- Extra Points
- The College Football Playoff Rankings were even worse than you thought
The College Football Playoff Rankings were even worse than you thought
The Committee just threw gasoline on many of college football's worst problems
Good morning, and thanks for spending part of your day with Extra Points.
I don’t normally consider complaining about the College Football Playoff Rankings to be part of the purview of this newsletter. I didn’t watch the ranking shows during the season, and legitimately planned on writing about UMass and Conference USA rumors for this morning, as a bit of counterprogramming. I guess that has to come tomorrow.
The more I think about the final pairings, the worse I feel not just about this season…but about what I think is going to happen next.
In the very unlikely event that you somehow missed the news, for the first time, the College Football Playoff Committee left an undefeated, Power Conference champion out of the Playoff. Michigan, Washington, Texas, and Alabama were picked, while Florida State, despite their perfect record, was seeded 5th.
The rationale, of course, is that Florida State isn’t a playoff-caliber team after their starting QB, Jordan Travis, suffered a season-ending injury. Via the final press conference, here’s committee chair, NC State AD Boo Corrigan:
Here’s the thing. This argument absolutely sucks.
Is Florida State’s passing offense as good without Travis? No, of course not. But so what? Florida State still won those games, beating Florida on the road and beating Louisville, (who is good, btw), by double digits in the ACC Championship game.
As Travis himself alluded to in his heartbreaking tweet, Florida State was always more than just its quarterback. Florida State has the 5th best defense in the country per F+, (better than Alabama or Texas), allowing under 16 points per game. This was always a team built to win games in a defensive slugfest, something the team could still have very well done without Travis, just as they demonstrated on the field.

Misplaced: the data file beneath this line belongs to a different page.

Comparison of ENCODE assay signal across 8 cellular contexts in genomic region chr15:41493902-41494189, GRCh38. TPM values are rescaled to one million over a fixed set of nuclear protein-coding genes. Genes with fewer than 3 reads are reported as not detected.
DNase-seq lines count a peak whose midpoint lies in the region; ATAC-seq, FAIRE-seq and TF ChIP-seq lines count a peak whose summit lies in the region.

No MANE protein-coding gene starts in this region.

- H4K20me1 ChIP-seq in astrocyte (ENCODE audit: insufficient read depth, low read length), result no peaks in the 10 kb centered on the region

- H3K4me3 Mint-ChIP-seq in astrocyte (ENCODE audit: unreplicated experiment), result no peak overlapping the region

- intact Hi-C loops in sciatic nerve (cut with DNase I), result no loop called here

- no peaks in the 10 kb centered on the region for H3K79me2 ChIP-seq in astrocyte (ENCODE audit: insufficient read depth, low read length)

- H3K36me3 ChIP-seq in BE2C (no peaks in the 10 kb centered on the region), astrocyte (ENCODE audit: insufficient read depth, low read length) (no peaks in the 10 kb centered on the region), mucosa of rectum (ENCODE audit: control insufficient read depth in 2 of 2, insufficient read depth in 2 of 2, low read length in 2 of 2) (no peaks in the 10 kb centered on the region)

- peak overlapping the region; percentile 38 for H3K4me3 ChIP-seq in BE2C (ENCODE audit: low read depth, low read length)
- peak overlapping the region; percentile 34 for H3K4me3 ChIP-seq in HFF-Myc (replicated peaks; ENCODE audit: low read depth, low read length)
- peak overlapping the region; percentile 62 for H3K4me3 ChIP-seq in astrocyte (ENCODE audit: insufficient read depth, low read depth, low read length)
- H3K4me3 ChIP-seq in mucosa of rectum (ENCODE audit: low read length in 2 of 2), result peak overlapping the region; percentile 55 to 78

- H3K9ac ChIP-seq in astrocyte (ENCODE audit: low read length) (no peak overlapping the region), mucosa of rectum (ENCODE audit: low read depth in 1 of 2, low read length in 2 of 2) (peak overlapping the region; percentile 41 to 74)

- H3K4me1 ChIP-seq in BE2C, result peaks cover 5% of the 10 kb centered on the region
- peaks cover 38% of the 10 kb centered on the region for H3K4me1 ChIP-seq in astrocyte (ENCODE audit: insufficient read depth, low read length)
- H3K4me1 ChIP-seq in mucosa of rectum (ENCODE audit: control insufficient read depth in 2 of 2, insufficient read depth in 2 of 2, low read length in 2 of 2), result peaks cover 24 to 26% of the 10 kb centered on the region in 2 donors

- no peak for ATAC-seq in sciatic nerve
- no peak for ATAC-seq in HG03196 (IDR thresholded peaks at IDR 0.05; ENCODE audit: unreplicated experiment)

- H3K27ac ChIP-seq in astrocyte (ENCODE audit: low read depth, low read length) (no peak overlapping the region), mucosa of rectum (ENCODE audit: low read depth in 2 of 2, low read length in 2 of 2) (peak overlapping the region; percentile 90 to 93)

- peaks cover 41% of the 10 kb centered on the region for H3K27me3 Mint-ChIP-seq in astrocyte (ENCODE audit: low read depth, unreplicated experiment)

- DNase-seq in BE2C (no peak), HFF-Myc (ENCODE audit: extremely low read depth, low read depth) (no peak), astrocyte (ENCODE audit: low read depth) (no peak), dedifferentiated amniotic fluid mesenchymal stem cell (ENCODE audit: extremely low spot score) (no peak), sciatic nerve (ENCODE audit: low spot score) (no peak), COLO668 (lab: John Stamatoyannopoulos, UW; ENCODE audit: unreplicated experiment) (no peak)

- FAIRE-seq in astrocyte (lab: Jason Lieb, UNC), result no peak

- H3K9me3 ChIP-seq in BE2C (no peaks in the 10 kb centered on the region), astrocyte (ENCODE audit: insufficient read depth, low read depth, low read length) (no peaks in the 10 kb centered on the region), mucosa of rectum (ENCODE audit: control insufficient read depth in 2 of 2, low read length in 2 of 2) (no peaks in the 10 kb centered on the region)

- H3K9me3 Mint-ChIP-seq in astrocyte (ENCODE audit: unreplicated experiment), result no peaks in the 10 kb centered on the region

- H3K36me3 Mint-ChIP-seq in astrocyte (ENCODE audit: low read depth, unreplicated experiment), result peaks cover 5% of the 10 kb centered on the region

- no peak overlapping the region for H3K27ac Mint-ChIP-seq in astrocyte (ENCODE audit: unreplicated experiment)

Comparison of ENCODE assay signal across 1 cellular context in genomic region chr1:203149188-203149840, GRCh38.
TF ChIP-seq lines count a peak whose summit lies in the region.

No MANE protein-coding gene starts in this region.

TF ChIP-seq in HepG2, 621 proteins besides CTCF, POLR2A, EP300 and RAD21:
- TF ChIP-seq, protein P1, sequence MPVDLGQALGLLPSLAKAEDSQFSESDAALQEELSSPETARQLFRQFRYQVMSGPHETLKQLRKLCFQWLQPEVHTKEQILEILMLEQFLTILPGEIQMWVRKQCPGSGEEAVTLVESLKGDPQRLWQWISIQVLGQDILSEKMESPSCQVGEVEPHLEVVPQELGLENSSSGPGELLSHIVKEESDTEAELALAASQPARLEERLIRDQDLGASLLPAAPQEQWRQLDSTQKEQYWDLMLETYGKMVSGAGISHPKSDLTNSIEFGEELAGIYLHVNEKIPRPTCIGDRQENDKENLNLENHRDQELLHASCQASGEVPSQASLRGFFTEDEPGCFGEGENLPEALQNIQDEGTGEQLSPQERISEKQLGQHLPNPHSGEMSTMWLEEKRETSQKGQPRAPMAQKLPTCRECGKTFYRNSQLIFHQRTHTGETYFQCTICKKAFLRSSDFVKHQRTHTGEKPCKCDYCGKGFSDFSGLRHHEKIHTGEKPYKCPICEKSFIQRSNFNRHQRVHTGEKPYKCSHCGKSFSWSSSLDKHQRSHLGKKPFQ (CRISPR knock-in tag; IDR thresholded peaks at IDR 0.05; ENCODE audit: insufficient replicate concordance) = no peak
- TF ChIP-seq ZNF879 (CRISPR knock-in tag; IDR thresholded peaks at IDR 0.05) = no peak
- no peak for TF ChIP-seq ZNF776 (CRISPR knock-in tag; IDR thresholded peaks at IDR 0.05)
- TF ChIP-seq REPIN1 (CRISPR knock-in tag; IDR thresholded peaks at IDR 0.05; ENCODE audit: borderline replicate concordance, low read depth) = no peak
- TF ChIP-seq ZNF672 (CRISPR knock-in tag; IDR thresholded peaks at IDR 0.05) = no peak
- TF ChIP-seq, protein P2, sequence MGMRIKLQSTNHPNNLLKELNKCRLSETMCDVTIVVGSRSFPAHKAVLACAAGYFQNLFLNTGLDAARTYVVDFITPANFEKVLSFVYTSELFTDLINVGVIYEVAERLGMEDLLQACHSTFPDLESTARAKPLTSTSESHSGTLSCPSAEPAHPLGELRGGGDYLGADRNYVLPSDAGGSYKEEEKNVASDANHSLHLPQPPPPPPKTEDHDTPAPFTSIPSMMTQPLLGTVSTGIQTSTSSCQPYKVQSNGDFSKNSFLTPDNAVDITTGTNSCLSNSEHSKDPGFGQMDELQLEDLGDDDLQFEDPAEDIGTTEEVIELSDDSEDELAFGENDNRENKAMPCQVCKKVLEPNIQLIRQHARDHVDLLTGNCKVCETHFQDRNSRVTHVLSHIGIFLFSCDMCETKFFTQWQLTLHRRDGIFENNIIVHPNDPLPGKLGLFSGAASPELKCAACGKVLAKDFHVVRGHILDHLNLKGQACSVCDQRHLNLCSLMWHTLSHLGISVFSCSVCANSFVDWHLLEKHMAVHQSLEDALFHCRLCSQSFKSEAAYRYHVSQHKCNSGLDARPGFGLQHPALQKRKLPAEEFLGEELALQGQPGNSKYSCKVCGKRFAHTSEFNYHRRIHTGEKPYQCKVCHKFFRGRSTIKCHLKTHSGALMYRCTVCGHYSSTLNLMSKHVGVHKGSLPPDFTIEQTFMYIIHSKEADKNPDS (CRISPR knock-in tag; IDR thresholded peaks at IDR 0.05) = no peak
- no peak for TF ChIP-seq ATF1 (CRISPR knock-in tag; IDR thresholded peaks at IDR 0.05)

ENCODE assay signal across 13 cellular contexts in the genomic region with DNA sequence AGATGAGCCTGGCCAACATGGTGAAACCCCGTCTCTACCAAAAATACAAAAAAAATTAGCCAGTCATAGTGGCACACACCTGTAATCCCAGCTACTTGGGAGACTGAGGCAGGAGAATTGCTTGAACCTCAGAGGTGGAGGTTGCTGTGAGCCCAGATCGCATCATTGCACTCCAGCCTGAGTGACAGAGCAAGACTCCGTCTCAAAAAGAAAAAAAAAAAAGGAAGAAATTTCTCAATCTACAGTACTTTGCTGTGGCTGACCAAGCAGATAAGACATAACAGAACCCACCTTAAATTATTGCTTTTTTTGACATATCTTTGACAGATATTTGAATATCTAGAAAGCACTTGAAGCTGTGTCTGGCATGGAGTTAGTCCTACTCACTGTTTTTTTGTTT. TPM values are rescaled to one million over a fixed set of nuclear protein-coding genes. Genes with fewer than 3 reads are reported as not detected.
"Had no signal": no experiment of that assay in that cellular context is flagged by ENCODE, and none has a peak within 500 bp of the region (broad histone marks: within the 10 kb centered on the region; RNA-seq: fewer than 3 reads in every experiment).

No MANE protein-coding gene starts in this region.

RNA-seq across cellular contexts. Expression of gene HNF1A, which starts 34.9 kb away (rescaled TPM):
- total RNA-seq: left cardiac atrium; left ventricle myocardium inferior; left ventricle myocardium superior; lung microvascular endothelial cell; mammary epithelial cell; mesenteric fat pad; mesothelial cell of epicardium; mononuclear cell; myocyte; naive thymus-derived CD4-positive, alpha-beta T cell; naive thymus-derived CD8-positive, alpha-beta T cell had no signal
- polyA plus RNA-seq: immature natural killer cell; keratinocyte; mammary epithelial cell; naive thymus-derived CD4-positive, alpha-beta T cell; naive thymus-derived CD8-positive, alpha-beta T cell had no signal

If we’re going to ding teams for sometimes playing with a horrific downfield passing attack, why the hell would you put Michigan as your top seed? It’s almost as if that shouldn’t be the only metric to judge a football team.
We also already have evidence that a team could be very competitive in the Playoff with a backup, or even third-string, QB. My Ohio State Buckeyes, after all, won a national title in 2014 after J.T. Barrett (who, remember, was the backup to presumed starting QB Braxton Miller before Miller got injured shortly before the start of the season) got hurt deep in the 4th quarter of the regular season finale.
Yes, Ohio State demolished Wisconsin in the Big Ten title game, and yes, Cardale Jones put up a substantially better stat line, but I think there’s been some real revisionist history about that playoff run for Ohio State.
The Buckeyes crushed Wisconsin because their defense forced four turnovers (and scored a touchdown), and because they rushed for over 300 yards and 8 YPC. Cardale Jones was awesome, but he only completed 12 passes in that game, and wasn’t the primary offensive threat during Ohio State’s upsets of Alabama or Oregon. That was running back Ezekiel Elliott. Ohio State had the opportunity to complete easier downfield passes because they could build around the true strength of that team…their running game.